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Am J Ophthalmol. 2004 Jun;137(6):1085-95.

The efficacy of delayed oxygen therapy in the treatment of experimental retinal detachment.

Author information

  • 1Neuroscience Research Institute, University of California, Santa Barbara, 93106, USA. g_lewis@lifesci.ucsb.edu

Abstract

PURPOSE:

To evaluate the ability of delayed hyperoxia to slow or prevent degenerative and gliotic changes initiated by retinal detachment.

DESIGN:

An experimental study.

METHODS:

Rhegmatogenous detachments were produced in the right eyes of eight cats. After 1 day in room air (21% O(2)), four cats were placed in chambers with the O(2) concentration regulated at 70%; the other four were left in room air. At 7 days the retinas were harvested and examined by light and confocal microscopy. Cell specific antibodies, TUNEL and proliferation assays, outer segment length, and photoreceptor counts, were used to assess the condition of the retina. The contralateral unoperated eyes were used as controls.

RESULTS:

Animals maintained in elevated O(2) showed a dramatic preservation of rod and cone outer segments as well as in the organization of the outer plexiform layer. The number of surviving photoreceptors was increased in the hyperoxia-treated animals. Neurite sprouting, a characteristic of detached retina, was rarely observed in the experimental eyes. Proliferation of non-neuronal cells was reduced, but not halted, by hyperoxia. GFAP and vimentin expression was not effected by hyperoxia; these intermediate filament proteins increased in Müller cells similar to that observed in control detachments.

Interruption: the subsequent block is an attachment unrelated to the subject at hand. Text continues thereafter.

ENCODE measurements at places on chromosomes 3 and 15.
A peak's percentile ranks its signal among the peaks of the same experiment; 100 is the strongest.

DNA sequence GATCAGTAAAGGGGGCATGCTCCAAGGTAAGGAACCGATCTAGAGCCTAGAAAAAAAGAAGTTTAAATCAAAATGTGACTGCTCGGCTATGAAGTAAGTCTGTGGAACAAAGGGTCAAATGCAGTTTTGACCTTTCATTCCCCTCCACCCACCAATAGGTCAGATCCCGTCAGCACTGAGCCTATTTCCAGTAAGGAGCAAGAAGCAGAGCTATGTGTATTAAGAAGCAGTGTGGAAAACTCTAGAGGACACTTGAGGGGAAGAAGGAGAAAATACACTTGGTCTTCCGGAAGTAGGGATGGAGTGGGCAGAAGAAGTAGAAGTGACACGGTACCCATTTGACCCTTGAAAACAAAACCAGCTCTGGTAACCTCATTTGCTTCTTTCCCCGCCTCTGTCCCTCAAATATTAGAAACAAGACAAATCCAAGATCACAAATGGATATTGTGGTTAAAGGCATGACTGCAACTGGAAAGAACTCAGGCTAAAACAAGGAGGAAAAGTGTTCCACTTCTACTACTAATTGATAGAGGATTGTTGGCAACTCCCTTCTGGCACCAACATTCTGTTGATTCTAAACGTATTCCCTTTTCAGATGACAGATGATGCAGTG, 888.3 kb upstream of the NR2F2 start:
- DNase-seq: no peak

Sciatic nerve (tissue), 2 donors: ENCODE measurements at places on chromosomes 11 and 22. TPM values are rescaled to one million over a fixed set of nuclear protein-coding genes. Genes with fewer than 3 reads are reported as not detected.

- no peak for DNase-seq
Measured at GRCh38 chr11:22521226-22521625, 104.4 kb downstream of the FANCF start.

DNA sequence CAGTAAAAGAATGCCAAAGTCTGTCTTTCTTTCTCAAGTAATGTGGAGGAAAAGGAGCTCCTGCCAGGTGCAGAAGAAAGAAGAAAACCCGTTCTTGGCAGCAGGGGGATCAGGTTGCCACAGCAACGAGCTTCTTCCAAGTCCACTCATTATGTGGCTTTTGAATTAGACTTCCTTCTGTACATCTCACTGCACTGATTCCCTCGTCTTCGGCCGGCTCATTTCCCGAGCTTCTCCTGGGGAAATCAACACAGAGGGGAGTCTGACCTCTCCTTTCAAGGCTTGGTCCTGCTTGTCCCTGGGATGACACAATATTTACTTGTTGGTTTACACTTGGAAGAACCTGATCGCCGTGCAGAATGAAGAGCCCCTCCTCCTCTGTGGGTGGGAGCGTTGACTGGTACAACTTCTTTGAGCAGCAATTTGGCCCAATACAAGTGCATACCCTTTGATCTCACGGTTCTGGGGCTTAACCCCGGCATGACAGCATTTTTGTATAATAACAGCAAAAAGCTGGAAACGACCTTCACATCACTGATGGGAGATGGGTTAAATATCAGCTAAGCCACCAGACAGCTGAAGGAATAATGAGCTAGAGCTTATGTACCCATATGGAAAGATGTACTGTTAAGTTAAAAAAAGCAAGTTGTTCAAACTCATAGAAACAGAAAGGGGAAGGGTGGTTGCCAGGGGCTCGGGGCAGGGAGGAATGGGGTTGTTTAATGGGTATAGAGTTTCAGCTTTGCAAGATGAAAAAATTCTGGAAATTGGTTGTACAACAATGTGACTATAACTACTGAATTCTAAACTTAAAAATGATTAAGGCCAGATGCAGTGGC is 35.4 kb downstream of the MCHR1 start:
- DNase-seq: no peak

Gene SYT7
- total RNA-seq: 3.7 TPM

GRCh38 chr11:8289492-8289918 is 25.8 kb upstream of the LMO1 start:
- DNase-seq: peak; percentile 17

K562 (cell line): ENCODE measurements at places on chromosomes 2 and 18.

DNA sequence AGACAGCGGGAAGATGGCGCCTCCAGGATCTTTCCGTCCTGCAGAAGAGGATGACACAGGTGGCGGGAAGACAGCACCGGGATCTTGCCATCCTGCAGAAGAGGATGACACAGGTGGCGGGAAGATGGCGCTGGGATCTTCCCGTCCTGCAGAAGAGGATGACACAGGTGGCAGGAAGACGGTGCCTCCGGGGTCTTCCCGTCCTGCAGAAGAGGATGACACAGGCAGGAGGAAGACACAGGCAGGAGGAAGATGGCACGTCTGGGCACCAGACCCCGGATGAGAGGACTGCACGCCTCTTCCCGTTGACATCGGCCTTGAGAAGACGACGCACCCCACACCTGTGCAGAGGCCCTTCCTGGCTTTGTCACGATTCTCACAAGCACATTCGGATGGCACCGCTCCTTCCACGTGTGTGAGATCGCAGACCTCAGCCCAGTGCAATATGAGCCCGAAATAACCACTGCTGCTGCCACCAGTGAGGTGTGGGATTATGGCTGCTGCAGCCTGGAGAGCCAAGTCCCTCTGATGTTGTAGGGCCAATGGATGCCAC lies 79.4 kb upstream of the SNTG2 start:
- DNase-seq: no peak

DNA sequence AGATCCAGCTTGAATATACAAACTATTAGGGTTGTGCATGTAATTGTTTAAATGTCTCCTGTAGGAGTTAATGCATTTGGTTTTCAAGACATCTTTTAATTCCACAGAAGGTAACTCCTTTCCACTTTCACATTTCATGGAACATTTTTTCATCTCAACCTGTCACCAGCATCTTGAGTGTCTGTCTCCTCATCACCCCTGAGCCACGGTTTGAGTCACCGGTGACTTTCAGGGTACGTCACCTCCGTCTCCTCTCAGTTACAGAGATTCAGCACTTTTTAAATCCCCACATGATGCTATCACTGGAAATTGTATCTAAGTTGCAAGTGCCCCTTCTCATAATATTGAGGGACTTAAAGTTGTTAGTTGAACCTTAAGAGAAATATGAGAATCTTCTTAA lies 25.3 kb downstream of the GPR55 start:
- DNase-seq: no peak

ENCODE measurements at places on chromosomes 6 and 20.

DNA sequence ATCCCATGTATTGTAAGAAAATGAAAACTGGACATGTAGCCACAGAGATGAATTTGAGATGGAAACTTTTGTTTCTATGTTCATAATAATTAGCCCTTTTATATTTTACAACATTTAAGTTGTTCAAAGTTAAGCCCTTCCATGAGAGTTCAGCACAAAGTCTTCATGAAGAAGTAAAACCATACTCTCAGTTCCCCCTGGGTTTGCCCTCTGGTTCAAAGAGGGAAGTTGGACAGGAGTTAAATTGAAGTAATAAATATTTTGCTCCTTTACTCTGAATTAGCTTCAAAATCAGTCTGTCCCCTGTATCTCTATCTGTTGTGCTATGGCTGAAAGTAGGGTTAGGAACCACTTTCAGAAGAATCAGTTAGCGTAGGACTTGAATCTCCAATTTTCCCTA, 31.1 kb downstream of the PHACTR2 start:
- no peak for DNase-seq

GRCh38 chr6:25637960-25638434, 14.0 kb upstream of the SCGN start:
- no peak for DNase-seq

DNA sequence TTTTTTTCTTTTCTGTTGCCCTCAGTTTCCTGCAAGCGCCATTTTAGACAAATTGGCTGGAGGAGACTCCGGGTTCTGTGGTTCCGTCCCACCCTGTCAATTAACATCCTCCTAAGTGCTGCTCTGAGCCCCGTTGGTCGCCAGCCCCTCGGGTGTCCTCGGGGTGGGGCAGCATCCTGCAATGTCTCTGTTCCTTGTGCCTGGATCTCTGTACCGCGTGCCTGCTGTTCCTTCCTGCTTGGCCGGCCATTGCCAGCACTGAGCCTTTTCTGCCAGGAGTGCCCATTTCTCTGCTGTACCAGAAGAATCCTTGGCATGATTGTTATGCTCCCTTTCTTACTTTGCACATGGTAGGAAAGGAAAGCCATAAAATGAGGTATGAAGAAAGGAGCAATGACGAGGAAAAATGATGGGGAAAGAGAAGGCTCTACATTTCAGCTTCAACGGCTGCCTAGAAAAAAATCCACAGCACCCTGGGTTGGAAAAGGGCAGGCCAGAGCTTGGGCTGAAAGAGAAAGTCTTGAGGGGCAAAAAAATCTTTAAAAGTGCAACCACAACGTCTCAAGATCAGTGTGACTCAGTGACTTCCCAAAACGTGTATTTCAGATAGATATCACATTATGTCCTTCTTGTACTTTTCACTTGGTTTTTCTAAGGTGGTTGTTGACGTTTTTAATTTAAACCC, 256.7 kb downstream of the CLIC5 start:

CONCLUSIONS:

Exposure to hyperoxia, delayed by 1 day after the onset of retinal detachment, was highly effective in preserving photoreceptor cells and in reducing proliferation within the retina. It did not, however, reduce the hypertrophy of Müller glia. There were no apparent detrimental effects of exposure to 70% O(2) for 6 days. These results suggest that human patients may benefit from breathing elevated oxygen levels while awaiting reattachment surgery, even if the hyperoxia is delayed relative to the time of detachment.

PMID:
15183794
[PubMed - indexed for MEDLINE]
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